6) You were diagnosed as dyspraxic in your teens, how difficult did you find it in regards of getting information and finding others who were also diagnosed, especially with social media being limited?
Difficult, to be frank. I grew up in the eighties and nineties, when the internet wasn’t still understood as a mass engagement tool – the world wide web wasn’t invented until 1989, for heaven’s sake, and I spent my teen years with nothing more powerful than dial-up. Online information, and meeting people who were like me, was practically impossible.
Printed literature was the same; there weren’t many books for people with dyspraxia, except for a book by Dr Amanda Kirby – who, despite being neuro-typical (or non-dyspraxic) absolutely gets it. She’s still active now, and she works hard at the Dyscovery Centre in Wales to support people with the condition as well as raising the profile of it. I applaud it, but there’s definitely a huge place for dyspraxic people themselves to be at the forefront of public engagement about the condition.
Dyspraxia is, essentially, a disorder to do with the neural connections in your brain; in a dyspraxic brain, some of these connections aren’t properly formed, affecting things like movement, memory, coordination, balance, and so on. But it also gives you added creativity and an ability to think far outside the box, so in every cloud …
But yes, it was frustrating to try and get information; I didn’t find out I was dyspraxic until I was 15, and I didn’t meet another dyspraxic until i was in my late 20s, when social media began to bring people together far more easily. Suddenly, everything fell into place, and I felt a massive sense of relief, that I wasn’t alone any more. I never had been, of course, but this was a liberating experience.
7) Together with your friend Barbara Neill, you set up The Two Dyspraxics that started with youtube videos. You also have a facebook page with 1369 likes, how has the response been to the page and how has the group taken off on facebook.
Yes, it’s been a wonderful experience so far, and it just proves what I’ve said in the previous answer; that people with the condition want to understand the practicalities of how to deal with it and realise their potential. We set up the The Two Dyspraxics Youtube channel not long after we met and discovered a mutual frustration with the lack of information out there in the ether, as well as a mutual appreciation for public communication and a shared sense of humour and love of the absurd.
We’ve discussed so much on our channel so far, and are always looking for new ideas. As for our The Two Dyspraxics, it’s really taking off; people feel really supported by it, and it’s sparked up some wonderful friendships as a result. We get new members every week, and it’s really grown since it started with just the two of us – again, doesn’t that show the demand that’s still out there?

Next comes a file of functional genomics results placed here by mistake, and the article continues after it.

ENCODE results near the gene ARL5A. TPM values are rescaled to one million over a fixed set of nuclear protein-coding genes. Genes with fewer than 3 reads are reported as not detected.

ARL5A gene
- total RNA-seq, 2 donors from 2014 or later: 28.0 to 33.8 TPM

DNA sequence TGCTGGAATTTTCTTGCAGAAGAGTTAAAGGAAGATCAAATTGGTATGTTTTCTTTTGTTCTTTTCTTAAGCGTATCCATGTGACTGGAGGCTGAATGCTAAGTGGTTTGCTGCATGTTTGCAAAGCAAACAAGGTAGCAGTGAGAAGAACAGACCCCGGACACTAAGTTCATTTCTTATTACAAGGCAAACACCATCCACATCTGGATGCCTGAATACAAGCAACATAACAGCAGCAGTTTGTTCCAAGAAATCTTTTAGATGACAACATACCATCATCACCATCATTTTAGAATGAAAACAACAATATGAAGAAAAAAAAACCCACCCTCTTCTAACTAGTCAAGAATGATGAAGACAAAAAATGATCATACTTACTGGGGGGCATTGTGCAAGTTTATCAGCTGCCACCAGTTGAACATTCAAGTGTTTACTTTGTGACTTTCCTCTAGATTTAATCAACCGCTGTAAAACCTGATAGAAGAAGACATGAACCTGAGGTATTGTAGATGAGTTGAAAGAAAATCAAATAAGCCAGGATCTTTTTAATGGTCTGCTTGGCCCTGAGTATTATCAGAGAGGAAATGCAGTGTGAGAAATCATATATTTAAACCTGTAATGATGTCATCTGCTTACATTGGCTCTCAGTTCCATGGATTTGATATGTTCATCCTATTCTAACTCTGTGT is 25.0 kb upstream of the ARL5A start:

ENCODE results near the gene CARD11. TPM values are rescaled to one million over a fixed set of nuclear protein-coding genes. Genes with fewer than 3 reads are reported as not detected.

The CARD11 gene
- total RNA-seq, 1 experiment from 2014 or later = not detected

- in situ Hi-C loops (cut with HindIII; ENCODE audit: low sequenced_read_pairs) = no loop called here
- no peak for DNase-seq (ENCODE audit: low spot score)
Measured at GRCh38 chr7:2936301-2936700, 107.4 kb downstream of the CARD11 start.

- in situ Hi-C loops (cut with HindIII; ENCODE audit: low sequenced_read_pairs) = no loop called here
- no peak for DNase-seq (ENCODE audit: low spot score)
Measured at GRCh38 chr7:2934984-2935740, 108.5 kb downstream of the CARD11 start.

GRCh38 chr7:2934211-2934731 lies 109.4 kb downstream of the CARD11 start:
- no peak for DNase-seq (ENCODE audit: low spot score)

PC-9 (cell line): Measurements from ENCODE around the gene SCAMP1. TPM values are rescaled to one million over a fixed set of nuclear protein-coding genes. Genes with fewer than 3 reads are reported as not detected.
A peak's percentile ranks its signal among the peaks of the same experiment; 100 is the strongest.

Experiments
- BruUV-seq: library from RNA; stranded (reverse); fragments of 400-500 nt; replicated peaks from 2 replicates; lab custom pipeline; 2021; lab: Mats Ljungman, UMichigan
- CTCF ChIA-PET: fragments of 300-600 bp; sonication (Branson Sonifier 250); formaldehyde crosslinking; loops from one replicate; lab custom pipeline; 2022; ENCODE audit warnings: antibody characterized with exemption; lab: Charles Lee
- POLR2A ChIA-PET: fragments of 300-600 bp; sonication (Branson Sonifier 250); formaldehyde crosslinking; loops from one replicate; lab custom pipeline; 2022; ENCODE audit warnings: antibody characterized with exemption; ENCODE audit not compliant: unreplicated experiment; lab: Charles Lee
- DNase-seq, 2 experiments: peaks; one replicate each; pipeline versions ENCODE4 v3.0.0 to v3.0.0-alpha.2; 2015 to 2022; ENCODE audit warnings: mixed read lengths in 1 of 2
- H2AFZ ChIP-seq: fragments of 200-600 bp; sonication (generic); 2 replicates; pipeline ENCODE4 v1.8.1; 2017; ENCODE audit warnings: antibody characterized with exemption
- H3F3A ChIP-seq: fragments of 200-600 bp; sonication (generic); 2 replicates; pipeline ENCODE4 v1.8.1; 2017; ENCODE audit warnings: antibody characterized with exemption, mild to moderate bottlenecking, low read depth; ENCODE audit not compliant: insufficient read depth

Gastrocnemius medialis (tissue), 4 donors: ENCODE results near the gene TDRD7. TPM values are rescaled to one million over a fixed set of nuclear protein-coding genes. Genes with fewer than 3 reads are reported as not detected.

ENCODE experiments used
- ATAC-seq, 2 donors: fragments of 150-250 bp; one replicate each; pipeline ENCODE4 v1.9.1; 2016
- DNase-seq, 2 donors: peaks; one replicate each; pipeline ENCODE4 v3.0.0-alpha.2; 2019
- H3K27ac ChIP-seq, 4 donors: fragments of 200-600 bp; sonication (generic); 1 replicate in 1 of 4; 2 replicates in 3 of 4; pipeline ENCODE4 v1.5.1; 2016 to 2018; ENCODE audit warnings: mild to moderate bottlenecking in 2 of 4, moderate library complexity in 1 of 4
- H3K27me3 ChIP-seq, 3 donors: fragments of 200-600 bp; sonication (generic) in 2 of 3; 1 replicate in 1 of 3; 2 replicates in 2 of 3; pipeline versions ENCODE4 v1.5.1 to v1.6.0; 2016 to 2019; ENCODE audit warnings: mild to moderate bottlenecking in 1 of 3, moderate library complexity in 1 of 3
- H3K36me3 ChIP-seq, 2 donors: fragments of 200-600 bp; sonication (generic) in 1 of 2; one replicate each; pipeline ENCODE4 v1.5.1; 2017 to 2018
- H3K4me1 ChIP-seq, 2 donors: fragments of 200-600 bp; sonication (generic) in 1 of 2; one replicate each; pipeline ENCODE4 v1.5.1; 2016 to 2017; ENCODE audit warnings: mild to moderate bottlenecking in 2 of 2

We’re very proud of being a part of this engagement work, and it’s really key; we need to make sure the condition is better understood and valued. I’m also getting to work with one of my best friends on something that I absolutely love doing.
8) WIth The Two Dyspraxic work, do you intend to expand more or keep it with just the two of you and recording more youtube information videos?
I think this is something that’s best kept as just the two of us; that’s not to say other people haven’t got a valued part to play, but our part of the spectrum is something that works best with our own dynamic. We have genuinely big plans for T2D, including setting it up as a charity and spreading the message through as much media as possible; books, videos, talks, training sessions, and whatever else we can possible think of – so watch this space. You heard it here first, T2D is branching out! There’s so much more work to be done.
9) The Two Dyspraxic work isn’t the only charity involvement.You are involved in TG Pals, you did a walk earlier this year, could you tell us more about it?
TG Pals is a charity focused on support for transgender people, who have either transitioned, are in the process of transitioning, or are questioning their gender. We’re also going work on raising awareness of transgender as being something that’s entirely normal; so many people are trans, and there’s so much bigotry and misunderstanding about the spectrum, that TG Pals is badly needed. We’re looking to broaden our capacity in the future to offer a full support service, counsellors, and a lot else besides, but that costs money, of course.
As a trustee, my involvement in the day-to-day of the charity is limited – of course, there are experts for that – but I can use my profile to promote it, as well as helping to raise funds. You mentioned the marathon I did earlier this year, but I won’t pretend I did it alone; there were six of us, and it was a lot of fun. We based it on the Monopoly board, walking round every point, as well as the utilities, community chest, chance, etc. It was actually the second year we’ve done it, and were sponsored by so many people; the generosity we saw from people was overwhelming, and every penny goes straight to the charity to help people.